Arab language media reacted quickly, though sometimes in a somewhat stunned fashion, to American reports that U.S. forces had captured former Iraqi president Saddam Hussein, touching off celebrations in Baghdad.

But the broadcast media of the Palestinian National Authority which has been very friendly to Saddam, tried to ignore the news, treating it as a marginal news item ttributed to rumors linked to a scheduled American press conference in Iraq.

“An American military spokesman said there would be a special press conference soon, and American reports say it is linked to reports of the arrest of former president Saddam Hussein,” declared a one ayem news bulletin by Voice of Palestine radio, controlled by Yasser Arafat.

The Palestinian broadcasts, which featured the news as the fourth news item, made no mention of Iraqi crowds celebrating the capture of Saddam, a big supporter of Arafat and a financial supporter of Palestinian “martyrs” who have blown themselves up attacking Israelis.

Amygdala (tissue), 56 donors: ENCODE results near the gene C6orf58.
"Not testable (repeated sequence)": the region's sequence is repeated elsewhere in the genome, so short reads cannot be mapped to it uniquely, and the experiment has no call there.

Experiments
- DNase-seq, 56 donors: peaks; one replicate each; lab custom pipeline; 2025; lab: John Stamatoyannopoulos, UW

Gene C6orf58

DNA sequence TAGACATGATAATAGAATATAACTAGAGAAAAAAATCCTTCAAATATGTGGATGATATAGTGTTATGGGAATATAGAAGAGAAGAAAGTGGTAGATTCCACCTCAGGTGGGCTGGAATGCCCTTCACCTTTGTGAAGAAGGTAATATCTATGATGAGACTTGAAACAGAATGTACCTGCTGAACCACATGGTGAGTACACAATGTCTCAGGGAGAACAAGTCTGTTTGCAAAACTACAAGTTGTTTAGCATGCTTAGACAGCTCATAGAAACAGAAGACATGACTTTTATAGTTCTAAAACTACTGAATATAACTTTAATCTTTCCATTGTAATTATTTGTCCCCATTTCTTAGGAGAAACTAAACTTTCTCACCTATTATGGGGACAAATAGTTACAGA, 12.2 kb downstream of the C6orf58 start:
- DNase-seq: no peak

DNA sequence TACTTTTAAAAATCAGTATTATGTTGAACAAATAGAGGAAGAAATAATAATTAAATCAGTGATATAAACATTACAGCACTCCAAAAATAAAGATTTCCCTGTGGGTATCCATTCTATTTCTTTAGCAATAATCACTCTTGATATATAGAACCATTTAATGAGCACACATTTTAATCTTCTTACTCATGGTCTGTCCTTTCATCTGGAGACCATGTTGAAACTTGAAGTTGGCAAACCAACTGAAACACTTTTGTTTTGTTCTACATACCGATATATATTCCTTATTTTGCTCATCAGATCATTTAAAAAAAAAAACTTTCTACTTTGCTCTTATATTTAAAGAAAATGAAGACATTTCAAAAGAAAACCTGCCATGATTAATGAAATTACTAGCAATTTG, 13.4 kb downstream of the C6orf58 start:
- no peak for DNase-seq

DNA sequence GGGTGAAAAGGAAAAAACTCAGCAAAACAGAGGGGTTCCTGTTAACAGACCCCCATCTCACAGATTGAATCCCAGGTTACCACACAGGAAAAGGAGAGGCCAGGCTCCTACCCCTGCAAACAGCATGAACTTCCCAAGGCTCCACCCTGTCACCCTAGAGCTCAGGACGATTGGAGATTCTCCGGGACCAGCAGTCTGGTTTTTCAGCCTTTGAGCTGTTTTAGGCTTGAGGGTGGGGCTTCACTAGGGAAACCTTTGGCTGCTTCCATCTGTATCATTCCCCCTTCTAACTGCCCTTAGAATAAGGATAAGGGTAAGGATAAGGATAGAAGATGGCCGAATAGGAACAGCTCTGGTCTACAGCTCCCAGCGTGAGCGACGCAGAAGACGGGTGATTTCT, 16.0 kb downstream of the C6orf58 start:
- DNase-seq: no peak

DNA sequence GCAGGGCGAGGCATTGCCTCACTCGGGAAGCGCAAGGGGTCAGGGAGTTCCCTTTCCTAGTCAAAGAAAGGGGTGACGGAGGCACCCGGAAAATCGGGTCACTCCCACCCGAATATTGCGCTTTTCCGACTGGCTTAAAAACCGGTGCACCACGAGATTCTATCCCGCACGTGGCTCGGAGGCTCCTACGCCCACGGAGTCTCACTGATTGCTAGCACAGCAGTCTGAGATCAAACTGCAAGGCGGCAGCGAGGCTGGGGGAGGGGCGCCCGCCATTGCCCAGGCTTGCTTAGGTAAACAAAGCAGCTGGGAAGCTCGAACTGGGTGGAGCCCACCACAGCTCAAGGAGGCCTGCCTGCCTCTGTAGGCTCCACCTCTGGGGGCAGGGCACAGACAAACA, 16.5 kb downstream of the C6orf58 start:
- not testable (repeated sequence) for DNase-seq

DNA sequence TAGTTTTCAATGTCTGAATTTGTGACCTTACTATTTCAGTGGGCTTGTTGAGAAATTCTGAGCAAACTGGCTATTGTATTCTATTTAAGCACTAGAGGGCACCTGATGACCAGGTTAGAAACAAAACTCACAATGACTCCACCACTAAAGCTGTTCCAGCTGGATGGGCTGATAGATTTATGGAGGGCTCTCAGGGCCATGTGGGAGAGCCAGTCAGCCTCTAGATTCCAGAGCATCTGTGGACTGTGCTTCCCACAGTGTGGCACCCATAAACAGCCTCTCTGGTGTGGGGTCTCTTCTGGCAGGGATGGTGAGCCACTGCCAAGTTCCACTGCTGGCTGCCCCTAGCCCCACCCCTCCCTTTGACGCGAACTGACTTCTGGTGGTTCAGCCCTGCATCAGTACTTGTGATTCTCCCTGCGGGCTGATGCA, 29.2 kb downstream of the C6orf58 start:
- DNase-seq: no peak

The Palestinian Authority’s television station broadcasting from Gaza ignored the news entirely for several hours, but other Arab media quickly broadcast details of popular glee at the news of Saddam’s arrest.

“There are signs of rejoicing in the streets, where people are parading and we hear celebratory shooting in the air,” declared Baghdad-based Rafah Sa’ad, reporter for Abu-Dhabi satellite television.

Similar reports were carried by Al-Jazeera satellite television, which broadcast its news along with biographical sketches of Saddam Hussein and his family.

Al-Arabiyya satellite television also featured family pictures and newsreel footage of Saddam inspecting troops and petting children, while underneath it showed captions detailing Saddam’s reported arrest in his home town of Tikrit.

The Arab satellite stations aired interviews with Arab security experts who said they felt the arrest of Saddam, if true, would aid American efforts inside Iraq.

Even the strongly anti-American Al-Manar tv station, controlled by the pro-Iranian Hiaballah terror group, opened its news shows with intensive coverage of the American capture of Saddam.

“Throngs of Iraqi people have rushed to the streets, and there are signs of joyful shooting in the air inside the Iraqi capital,” declared Diah Nasry, the Al-Manar correspondent in Baghdad.

[Michael Widlanski is an expert in the Arab media and a lecturer at the Rothberg School of the Hebrew University]

(c) 2003 Michael Widlanski

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